Venezuela's Guaido heads to Colombian border to receive aid
Members of Venezeula's opposition-controlled National Assembly, Jose Manuel Olivares (second from left) and Gaby Arellano (center) take part in a press conference, in Cucuta, Colombia, on Feb. 21, 2019, to discuss plans to shift humanitarian aid stockpiled in that city to their crisis-racked homeland. EPA-EFE/Ernesto Guzman Jr.
The office of Venezuelan President Nicolas Maduro provided this photo of the head of state accompanied by military officers during a meeting in Caracas on Thursday, Feb. 21. EFE-EPA/Prensa Miraflores/EDITORIAL USE ONLY
A view of buses carrying members of the opposition-led National Assembly on the Francisco Fajardo highway in Caracas, Venezuela, on Feb. 21, 2019, as they head to the western border state Tachira to receive humanitarian aid stockpiled in Cucuta, Colombia. EPA-EFE/Miguel Gutierrez
Caracas, Feb 21 (efe-epa).- Venezuela's self-proclaimed acting president, Juan Guaido, went to his country's border with Colombia on Thursday to organize the entry of humanitarian aid that incumbent Nicolas Maduro rejects as a plot to create a pretext for US military intervention.
Opposition leaders told EFE that Guaido reached the border and was awaiting a caravan of buses transporting numerous other allied lawmakers.
That information came after spokespersons for Guaido had said the National Assembly speaker was riding in one of the buses that left Caracas on Thursday morning bound for the border city of San Cristobal.
Videos uploaded to social media showed members of Venezuela's National Guard blocking the caravan and the opposition lawmakers stepping off the buses.
The footage showed tear gas being fired and a brief confrontation between the legislators and the guardsmen at the La Cabrera tunnel that links the central states of Aragua and Carabobo.
Other videos showed the lawmakers making their way through the tunnel on foot, though later the buses could be seen driving around the roadblock and one of the legislators, Miguel Pizarro, tweeted Thursday evening that he and his colleagues had reached their destinations.
Oil-rich Venezuela is contending with hyperinflation and suffers from shortages of basic goods.
Guaido has said that the humanitarian aid being stored at border points in Colombia and Brazil, as well as on the island of Curaçao, would be brought into the country on Saturday.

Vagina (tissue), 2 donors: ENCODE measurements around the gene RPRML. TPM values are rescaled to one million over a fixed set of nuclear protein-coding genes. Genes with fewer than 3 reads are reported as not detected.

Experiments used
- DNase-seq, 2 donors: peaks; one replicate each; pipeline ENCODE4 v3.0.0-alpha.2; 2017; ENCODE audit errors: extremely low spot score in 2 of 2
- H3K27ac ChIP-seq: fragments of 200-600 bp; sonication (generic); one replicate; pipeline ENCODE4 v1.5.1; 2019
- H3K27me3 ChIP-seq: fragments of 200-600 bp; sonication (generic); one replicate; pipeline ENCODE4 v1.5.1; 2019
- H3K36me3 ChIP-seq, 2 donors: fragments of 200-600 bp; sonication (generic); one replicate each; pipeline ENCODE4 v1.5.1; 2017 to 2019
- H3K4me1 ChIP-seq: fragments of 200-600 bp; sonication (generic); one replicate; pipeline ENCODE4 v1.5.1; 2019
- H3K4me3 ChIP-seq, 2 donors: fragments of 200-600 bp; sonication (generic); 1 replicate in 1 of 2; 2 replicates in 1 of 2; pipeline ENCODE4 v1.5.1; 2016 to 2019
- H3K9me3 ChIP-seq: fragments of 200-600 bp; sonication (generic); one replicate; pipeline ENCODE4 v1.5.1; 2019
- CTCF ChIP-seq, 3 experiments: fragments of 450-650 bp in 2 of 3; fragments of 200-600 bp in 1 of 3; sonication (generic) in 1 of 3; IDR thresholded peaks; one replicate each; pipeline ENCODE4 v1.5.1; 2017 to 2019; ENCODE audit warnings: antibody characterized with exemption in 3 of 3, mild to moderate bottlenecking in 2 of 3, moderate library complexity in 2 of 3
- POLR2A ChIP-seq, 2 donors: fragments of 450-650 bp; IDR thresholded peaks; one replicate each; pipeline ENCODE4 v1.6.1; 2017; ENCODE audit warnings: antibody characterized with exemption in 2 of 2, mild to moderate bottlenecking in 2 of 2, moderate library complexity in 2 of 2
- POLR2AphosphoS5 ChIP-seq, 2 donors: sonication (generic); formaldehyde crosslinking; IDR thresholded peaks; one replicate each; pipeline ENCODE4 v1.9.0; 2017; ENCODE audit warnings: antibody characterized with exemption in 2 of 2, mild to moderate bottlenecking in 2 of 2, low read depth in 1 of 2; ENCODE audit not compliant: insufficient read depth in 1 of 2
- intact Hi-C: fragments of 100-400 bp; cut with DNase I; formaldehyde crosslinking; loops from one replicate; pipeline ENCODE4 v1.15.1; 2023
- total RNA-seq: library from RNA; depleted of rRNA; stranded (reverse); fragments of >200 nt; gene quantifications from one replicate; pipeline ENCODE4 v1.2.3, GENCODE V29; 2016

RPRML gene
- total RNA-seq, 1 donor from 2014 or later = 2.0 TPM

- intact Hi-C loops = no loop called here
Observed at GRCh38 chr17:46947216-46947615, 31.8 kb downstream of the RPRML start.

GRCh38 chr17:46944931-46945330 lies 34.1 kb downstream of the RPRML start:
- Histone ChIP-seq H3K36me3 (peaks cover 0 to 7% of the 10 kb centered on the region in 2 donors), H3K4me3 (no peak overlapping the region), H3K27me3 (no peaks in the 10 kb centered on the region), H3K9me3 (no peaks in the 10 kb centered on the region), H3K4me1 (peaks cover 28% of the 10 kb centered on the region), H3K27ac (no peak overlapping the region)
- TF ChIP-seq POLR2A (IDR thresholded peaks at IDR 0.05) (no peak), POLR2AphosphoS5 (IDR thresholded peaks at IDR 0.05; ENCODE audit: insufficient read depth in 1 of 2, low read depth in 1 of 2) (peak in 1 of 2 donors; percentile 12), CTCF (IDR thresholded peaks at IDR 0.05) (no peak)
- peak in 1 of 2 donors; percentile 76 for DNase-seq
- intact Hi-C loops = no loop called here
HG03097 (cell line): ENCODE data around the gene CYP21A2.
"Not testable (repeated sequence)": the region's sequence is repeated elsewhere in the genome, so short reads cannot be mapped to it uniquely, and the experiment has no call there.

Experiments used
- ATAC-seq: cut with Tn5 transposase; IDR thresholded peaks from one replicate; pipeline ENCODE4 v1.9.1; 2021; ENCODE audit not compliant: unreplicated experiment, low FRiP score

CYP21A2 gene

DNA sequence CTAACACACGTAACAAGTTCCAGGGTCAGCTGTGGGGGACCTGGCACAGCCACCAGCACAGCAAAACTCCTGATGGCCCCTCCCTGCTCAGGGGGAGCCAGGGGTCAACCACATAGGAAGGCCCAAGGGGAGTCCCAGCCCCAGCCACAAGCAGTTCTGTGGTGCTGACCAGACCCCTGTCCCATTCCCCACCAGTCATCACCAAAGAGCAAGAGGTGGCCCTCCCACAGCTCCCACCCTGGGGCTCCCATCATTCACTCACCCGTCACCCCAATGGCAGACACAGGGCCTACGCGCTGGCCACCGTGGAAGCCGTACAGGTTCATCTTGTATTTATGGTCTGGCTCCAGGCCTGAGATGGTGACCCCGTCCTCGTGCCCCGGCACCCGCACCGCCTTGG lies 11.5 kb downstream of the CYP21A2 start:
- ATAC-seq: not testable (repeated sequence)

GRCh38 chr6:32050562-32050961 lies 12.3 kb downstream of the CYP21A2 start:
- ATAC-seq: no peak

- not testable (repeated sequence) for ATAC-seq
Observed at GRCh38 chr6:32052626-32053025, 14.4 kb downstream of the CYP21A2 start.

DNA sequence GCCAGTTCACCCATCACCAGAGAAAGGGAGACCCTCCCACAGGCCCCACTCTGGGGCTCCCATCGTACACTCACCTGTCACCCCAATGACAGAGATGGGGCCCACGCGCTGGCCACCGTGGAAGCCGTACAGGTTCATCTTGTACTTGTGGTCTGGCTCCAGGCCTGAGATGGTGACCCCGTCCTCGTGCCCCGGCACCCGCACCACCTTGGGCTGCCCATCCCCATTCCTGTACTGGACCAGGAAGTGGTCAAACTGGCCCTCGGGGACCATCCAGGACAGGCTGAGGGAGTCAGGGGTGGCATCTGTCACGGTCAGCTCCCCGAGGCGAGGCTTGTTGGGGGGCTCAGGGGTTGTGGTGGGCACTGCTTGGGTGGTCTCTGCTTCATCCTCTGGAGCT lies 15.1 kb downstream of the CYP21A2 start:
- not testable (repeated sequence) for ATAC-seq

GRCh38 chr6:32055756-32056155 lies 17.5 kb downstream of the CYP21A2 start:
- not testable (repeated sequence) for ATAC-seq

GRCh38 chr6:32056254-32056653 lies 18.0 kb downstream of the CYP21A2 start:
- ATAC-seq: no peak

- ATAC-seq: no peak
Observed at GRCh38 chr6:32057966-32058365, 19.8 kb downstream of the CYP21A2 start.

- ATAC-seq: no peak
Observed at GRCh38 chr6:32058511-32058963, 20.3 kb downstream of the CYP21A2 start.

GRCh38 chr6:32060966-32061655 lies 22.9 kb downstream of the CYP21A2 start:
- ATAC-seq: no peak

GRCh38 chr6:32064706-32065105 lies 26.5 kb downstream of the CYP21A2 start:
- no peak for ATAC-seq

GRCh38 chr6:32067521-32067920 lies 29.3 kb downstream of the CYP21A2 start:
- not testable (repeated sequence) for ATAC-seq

The aid is being provided by the United States and several other of the roughly 50 countries that have recognized Guaido as acting president in the weeks following his Jan. 23 proclamation.
Two days ago, Maduro's government suspended all maritime and air travel between Venezuela and Curaçao, a self-governing part of the Netherlands, whose government backs Guaido's claim to the presidency.
Maduro said Thursday that he was shutting the border with Brazil and might also seal the frontier with Colombia.
"I've decided (that) ... starting at 8 pm on Thursday, Feb. 21, the land border with Brazil will be completely and entirely closed until further notice," the leftist head of state said during a meeting with senior officers at the Fuerte Tiuna military base in Caracas.
Donations of food and medicine have been stockpiled in the northwestern Brazilian state of Roraima.
The Venezuelan leader says the humanitarian aid initiative is a ruse and that the opposition's ultimate goal is a military invasion aimed at ending 20 years of leftist rule.
Maduro announced Thursday the arrival of 7.5 tons of medical supplies from Russia.
"The medicines we need, they are arriving in Venezuela every week on a permanent basis," he said.
Three years ago, the National Assembly declared a state of emergency in response to chronic shortages of medical supplies and the deterioration of health-care infrastructure.
The latest results of the latest National Survey of Hospitals, released Thursday, show that 1,557 patients died due to a lack of medicines or other vital supplies.
"It's humanitarian assistance, humanitarian support because it is defeating a blockade. But we Venezuelans, I reaffirm, are not anyone's beggars. We Venezuelans pay all of our obligations," Maduro said of Thursday's delivery.
Maduro uses the term "blockade" to refer to Washington's sanctions on the Venezuelan government, which began under Barack Obama but have been sharply escalated by Donald Trump and now constitute a virtual financial quarantine of Caracas.
Days after recognizing Guaido as acting president, the Trump administration blocked the Maduro administration from receiving proceeds from the sale of Venezuelan oil to the US.
The United Kingdom, which likewise recognizes Guaido, has refused Maduro's request to repatriate Venezuelan gold reserves kept in London.
The Colombian aid depot is in Cucuta, which is linked to the Venezuelan city of San Cristobal by the Tienditas bridge, a modern span completed in 2016 that has never been opened to traffic amid ongoing quarrels between Bogota and Caracas over migration, smuggling and cross-border crime.
As the US shipments began to arrive in Cucuta, the Venezuelan army parked large vehicles on their side of Tienditas, which was already bisected by mental fencing.
British billionaire Richard Branson is staging a concert Friday in Cucuta aimed at raising $100 million in donations to fund humanitarian assistance in Venezuela.
Latin American musical icons such as Juanes and Mana are scheduled to perform at the "Venezuela Aid Live" event, which organizers expect to attract as many as 300,000 people.
Soon after Branson announced the concert, the Maduro administration countered by saying it would hold a "Hands Off Venezuela" music festival, accompanied by an effort to provide food and medical care to needy Colombians who cross the border to attend.